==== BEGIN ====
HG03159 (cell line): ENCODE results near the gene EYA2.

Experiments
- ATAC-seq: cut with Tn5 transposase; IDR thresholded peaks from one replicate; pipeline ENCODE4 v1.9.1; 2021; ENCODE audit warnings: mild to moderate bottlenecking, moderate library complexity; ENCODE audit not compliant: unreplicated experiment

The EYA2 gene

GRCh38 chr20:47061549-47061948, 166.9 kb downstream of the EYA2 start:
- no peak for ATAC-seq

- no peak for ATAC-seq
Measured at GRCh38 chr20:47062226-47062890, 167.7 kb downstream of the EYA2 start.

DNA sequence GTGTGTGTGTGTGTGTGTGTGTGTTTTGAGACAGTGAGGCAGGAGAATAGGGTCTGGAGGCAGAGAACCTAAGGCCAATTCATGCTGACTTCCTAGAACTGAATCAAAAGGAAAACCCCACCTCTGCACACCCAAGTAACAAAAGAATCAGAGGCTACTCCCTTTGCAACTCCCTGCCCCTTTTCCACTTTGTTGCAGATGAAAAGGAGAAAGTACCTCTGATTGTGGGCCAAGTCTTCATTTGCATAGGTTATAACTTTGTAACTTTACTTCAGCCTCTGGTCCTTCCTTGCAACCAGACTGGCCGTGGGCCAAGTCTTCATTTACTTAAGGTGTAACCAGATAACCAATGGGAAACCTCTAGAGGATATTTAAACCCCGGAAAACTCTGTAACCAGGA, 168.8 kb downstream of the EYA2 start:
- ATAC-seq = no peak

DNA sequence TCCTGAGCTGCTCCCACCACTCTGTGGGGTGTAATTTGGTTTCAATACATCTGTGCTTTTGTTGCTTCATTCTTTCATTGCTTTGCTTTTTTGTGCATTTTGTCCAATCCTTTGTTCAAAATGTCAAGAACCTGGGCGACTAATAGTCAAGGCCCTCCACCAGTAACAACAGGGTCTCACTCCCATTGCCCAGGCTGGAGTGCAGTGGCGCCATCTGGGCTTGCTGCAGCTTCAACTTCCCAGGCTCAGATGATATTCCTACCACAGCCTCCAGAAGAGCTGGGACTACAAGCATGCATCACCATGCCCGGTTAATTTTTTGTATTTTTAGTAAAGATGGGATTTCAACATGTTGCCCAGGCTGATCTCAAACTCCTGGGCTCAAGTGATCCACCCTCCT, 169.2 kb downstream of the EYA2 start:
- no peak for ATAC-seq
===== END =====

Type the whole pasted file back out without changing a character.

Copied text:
HG03159 (cell line): ENCODE results near the gene EYA2.

Experiments
- ATAC-seq: cut with Tn5 transposase; IDR thresholded peaks from one replicate; pipeline ENCODE4 v1.9.1; 2021; ENCODE audit warnings: mild to moderate bottlenecking, moderate library complexity; ENCODE audit not compliant: unreplicated experiment

The EYA2 gene

GRCh38 chr20:47061549-47061948, 166.9 kb downstream of the EYA2 start:
- no peak for ATAC-seq

- no peak for ATAC-seq
Measured at GRCh38 chr20:47062226-47062890, 167.7 kb downstream of the EYA2 start.

DNA sequence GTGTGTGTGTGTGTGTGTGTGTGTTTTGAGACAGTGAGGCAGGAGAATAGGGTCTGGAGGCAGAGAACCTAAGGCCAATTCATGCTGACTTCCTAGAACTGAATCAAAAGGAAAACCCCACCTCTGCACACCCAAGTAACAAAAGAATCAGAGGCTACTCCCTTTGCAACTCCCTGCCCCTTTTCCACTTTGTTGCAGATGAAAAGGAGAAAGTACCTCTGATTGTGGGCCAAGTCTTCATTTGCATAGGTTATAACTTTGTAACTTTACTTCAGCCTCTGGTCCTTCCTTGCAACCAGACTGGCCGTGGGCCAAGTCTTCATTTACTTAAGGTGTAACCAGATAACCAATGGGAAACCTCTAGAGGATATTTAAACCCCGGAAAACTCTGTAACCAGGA, 168.8 kb downstream of the EYA2 start:
- ATAC-seq = no peak

DNA sequence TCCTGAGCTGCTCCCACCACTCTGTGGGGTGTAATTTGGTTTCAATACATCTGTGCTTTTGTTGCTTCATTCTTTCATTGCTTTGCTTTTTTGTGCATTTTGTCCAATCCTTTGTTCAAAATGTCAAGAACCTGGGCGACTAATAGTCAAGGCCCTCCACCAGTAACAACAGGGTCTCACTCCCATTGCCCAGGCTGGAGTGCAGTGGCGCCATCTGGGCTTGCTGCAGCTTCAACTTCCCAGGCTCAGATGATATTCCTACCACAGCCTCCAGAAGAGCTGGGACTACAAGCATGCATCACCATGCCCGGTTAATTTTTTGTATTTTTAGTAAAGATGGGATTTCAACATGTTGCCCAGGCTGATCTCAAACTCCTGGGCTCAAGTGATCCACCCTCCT, 169.2 kb downstream of the EYA2 start:
- no peak for ATAC-seq